The nation of Terre D'Ange is clearly modelled on France. The map in the front of the book shows us a somewhat simplified western Europe. I mentioned this story containing elements of alternative history but maybe that is a bit too strong a statement. There doesn't seem to be a single point of divergence for one thing. Terre D'Ange's neighbours are echoes of various cultures that once existed across Europe. On the Italian peninsula a number of city-states reminiscent of the Renaissance period exist, still hanging on to the analogue for the Roman Empire that is mentioned in the book. To the east of Terre D'Ange is the vast realm of the Skaldi tribes, clearly based on Norse/Germanic culture. On the British isles we find a Celtic-like culture that developed in isolation in recent centuries. Apparently there was no migration period after the fall of Tiberium (Rome), or at least not as bad as the one in our world. To a point, these cultures are a bit stereotypical, something that will will plague the series in later books, but I have to admit they are comfortably recognizable and well realized.
Carey created a uniquely spiritual atmosphere in her novels. Phèdre is tied to two angels in particular. Kushiel, in Judeo-Christian mythology one of the seven angels of punishment, and Naamah, an angel or demon associated with prostitution. The author worked these two and a number of other angels and demons into the tale, connecting them to the figure of Elua, earth begotten son of Yesua Ben Yosef (Jesus). In a way, Phèdre embodies both the stern, forbidding punisher of the One God Kushiel as well as the warm, accepting and sexual Naamah. Given their contrasting personalities, it isn't an easy burden to carry, something Carey will cover in more detail in Kushiel's Chosen and Kushiel's Avatar. The angels shape Phèdre's character. Although absent as characters themselves, they are as much a driving force in the story as the plotting for the throne done by mortals.
The writing style Carey adopts is very rich in descriptions. She uses a lot of old fashioned forms, giving the text a slightly archaic quality. For a second language reader that is a bit of a challenge but it does add to the atmosphere of the entire novel. The tale is told entirely form Phèdre's point of view, in the first person. The language Carey uses also reinforces the feeling that Phèdre received a good education and is used to move in the higher circles of society. The language will change slightly in later books. Carey grows fond of phrases like "Mayhap" and "'Tis" in later books for instance. It's not as noticeable when you read them in order of publication but I did notice when rereading this first novel. She has also become a bit more concise. Kushiel's Dart takes a while to get going, resulting in a 900 page novel. Personally the slow start didn't bother me but it is a much heard bit of criticism directed at this book. So for readers who grew impatient with this book, subsequent novels will take off a bit faster.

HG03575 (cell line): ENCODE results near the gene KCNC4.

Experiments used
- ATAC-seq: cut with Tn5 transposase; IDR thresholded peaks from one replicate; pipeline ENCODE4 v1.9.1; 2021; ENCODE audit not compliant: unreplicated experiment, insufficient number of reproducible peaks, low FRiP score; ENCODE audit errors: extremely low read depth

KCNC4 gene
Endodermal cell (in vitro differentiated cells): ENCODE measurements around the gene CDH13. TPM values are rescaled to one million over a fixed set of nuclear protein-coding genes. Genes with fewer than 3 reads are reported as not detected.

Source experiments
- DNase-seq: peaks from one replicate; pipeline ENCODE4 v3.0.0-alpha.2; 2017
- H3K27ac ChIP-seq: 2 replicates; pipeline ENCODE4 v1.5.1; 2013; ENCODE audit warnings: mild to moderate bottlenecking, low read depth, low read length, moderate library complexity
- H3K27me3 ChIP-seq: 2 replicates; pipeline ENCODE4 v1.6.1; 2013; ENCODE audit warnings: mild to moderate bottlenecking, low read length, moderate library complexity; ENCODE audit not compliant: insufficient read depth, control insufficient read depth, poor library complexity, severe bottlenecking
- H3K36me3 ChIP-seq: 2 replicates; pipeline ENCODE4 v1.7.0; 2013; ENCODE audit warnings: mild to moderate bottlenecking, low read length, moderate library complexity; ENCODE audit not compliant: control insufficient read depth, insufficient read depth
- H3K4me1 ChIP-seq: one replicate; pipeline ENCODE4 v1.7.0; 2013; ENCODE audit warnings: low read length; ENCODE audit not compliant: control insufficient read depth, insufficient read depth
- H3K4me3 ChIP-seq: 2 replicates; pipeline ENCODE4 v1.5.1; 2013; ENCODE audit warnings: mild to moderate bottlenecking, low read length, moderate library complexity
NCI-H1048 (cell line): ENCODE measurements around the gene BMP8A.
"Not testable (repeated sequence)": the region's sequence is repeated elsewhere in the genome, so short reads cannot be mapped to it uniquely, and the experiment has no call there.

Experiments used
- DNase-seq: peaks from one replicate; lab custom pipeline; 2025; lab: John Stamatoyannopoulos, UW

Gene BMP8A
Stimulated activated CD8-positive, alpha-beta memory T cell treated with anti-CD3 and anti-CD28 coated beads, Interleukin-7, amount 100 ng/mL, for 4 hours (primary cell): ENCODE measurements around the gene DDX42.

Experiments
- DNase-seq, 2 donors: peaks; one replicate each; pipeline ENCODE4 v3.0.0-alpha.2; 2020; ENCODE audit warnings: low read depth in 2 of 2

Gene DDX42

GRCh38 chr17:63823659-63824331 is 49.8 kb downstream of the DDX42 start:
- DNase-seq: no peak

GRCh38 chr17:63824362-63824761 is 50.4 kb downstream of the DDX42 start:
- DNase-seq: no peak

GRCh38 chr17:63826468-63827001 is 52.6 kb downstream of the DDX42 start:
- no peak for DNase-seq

You can only read a novel for the first time once, and that truly is a unique experience. I loved this book during my first read for the historical parallels in particular, after a reread I am slightly less enthusiastic. Not so much because of the novel itself but because I can see the seeds of a number of developments that will make later books less than satisfactory reads. That, of course, is not a fair bit of criticism to direct at this book. Kushiel's Dart remains a remarkable début. It's a book that carries a dark sensuality that will appeal to many readers. It combines elements of romance with a truly epic struggle for succession, complete with betrayal, heroism and tragedy. It's very easy to be swept away by Carey's tale and that is probably the best way to approach this book. Immerse yourself in Carey's world and you're in for quite a ride.
Title: Kushiel's Dart
Author: Jacqueline Carey
Format: Mass Market Paperback
First published: 2001